Geocoding routinely collected administrative data to measure access to alcohol outlets in Wales IJPDS (2017) Issue 1, Vol 1:321 Proceedings of the IPDLN Conference (August 2016)

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Richard Fry
Sarah Rodgers
Scott Orford
Jennifer Morgan
David Fone
Published online: Apr 19, 2017



A substantial level of excess alcohol consumption results in a wide range of harm and the potential impact on health at the population level of a reduction in consumption is considerable. A proposed policy for reducing alcohol consumption is restricting the availability of alcohol through reducing the density of alcohol outlets. We set out to create a high spatial resolution alcohol outlet dataset suitable for evaluating longitudinal changes in chronic alcohol related conditions.

Requests were made for the names and location of all licensed alcohol outlets within each of the 22 Unitary Authorities in Wales, between Nov 2005 and Dec 2011. Data requested for each outlet consisted of: the date permission was granted or the licence became active, the licence expiry date or an indicated date of outlet closure, whether this premise is licensed for ON and/or OFF premise sales, the hours permissible to sell alcohol or general opening hours of the outlet and the type of premise as assigned by the LA if available. Our approach included collating, geocoding and manually matching alcohol outlet data received from each unitary authority for use in a longitudinal analysis of outlet density.

All authorities were able to provide an actual or approximate license issue date, allowing us to summarise the number of outlets annually. Several authorities were unable to provide precise outlet closure dates, so the date of the last interaction with the outlet was used to generate an approximate end date. One-half of the unitary authorities were able to provide the On/Off sales status of outlets, and 9 were able to provide opening hours. From these data we were able to geocode 53% (range 28% to 72% by local authority) using GIS, the remaining 47% were matched using Google products to verify and extract a precise geographic location.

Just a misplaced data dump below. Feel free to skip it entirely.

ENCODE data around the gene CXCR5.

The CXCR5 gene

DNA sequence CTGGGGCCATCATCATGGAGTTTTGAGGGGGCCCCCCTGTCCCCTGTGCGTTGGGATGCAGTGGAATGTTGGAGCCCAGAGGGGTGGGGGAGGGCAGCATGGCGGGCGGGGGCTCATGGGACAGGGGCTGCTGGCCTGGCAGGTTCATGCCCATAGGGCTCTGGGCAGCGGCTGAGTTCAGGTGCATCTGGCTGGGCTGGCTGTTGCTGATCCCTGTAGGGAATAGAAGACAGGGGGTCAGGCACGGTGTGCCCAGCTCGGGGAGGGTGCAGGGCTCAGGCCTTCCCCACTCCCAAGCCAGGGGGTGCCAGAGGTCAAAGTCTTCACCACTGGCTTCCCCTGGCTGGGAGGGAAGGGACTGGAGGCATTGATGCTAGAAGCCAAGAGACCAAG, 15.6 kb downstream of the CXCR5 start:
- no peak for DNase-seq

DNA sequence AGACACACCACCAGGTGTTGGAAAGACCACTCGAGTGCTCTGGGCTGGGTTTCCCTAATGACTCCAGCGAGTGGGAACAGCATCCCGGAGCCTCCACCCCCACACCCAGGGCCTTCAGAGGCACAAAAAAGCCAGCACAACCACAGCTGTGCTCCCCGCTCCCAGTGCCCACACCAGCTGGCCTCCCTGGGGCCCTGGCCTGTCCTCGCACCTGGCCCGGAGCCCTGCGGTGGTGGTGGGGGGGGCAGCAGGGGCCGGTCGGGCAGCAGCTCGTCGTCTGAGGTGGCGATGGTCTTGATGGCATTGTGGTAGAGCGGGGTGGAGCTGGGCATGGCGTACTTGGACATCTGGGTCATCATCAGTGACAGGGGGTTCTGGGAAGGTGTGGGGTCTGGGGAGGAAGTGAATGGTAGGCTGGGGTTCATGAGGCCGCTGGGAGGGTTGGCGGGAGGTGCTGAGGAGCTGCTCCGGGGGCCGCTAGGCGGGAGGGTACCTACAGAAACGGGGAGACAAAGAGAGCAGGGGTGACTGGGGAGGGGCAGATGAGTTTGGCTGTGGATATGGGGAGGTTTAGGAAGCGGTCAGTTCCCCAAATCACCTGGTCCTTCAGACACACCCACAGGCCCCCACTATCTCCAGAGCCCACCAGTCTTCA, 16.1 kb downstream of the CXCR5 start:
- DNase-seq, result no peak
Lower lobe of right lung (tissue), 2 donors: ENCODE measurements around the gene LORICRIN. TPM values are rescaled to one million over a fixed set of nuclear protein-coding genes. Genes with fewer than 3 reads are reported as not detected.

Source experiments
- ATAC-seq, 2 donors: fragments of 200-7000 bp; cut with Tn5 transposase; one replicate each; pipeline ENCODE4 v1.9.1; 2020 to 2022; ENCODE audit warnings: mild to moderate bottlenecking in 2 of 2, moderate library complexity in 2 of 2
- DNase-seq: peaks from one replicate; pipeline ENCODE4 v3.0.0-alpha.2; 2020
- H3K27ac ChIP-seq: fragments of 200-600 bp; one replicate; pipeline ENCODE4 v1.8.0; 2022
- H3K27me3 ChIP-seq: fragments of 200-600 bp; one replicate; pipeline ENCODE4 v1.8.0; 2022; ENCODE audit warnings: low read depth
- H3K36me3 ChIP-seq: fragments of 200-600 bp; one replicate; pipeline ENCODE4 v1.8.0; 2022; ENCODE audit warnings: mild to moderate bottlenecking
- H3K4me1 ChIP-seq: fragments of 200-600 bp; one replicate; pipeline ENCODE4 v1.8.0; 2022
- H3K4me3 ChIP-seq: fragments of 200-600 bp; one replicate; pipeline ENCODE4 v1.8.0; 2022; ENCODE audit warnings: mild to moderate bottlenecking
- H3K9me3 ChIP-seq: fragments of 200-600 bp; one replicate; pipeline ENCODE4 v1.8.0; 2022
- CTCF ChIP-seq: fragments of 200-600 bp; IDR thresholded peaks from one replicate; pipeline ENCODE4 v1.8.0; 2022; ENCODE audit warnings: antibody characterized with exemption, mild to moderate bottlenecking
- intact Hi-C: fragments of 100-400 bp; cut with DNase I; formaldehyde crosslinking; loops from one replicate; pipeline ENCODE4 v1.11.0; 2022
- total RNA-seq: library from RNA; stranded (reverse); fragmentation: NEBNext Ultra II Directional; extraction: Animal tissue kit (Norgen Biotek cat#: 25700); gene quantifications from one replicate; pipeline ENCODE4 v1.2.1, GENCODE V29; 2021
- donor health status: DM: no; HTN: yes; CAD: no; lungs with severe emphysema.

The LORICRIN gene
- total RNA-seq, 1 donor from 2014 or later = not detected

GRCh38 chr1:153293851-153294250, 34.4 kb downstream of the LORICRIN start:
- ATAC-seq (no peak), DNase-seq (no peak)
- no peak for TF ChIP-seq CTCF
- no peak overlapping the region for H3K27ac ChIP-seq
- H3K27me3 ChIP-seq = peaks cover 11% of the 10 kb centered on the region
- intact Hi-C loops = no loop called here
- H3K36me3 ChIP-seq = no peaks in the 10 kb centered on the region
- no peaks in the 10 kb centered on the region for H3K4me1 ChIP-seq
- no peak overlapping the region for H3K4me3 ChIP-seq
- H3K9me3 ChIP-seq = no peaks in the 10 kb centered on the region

The collation and processing of retrospective alcohol outlet data was successfully completed to enable the building of a longitudinal exposure dataset. There was considerable variation between the unitary authorities in the quality of address data, and data related to the availability of alcohol, for example opening hours. The lack of address structure required us to devise a manual address matching process to capture the addresses that could not be geocoded. To aid future data linkage based evaluations to provide policy evidence in a timely manner, local government datasets should use standardised data fields, including addresses and Point-of-Capture address verification.


To demonstrate the methodology and results for linking measures of neighbourhood walking-friendliness or "walkability" to Canadian health surveys and Canadian health surveys linked to administrative health care records.


We linked multiple measures of neighbourhood walkability to hundreds of thousands of 6-digit postal codes of respondents to three large Canadian surveys using geographic information systems and anonymized banks of postal codes.


Long term exposure to walkable neighbourhoods was associated with increased reporting of walking for utilitarian purposes. Moving to a high walkable neighbourhood from a low walkable neighbourhood was associated with a full unit decrease in the body mass index of Canadian men over a 12-year follow-up. In a linkage of walkability measures to respondents who wore biosensors for a one-week period in several Canadian cities, we found that neighbourhood walkability was associated with increased reporting of utilitarian walking but not overall physical activity and step counts as measured by biosensors.


There is potential for walkable neighbourhoods to influence physical activity and body weight of Canadians which is more evident when individuals are followed for long periods of time.

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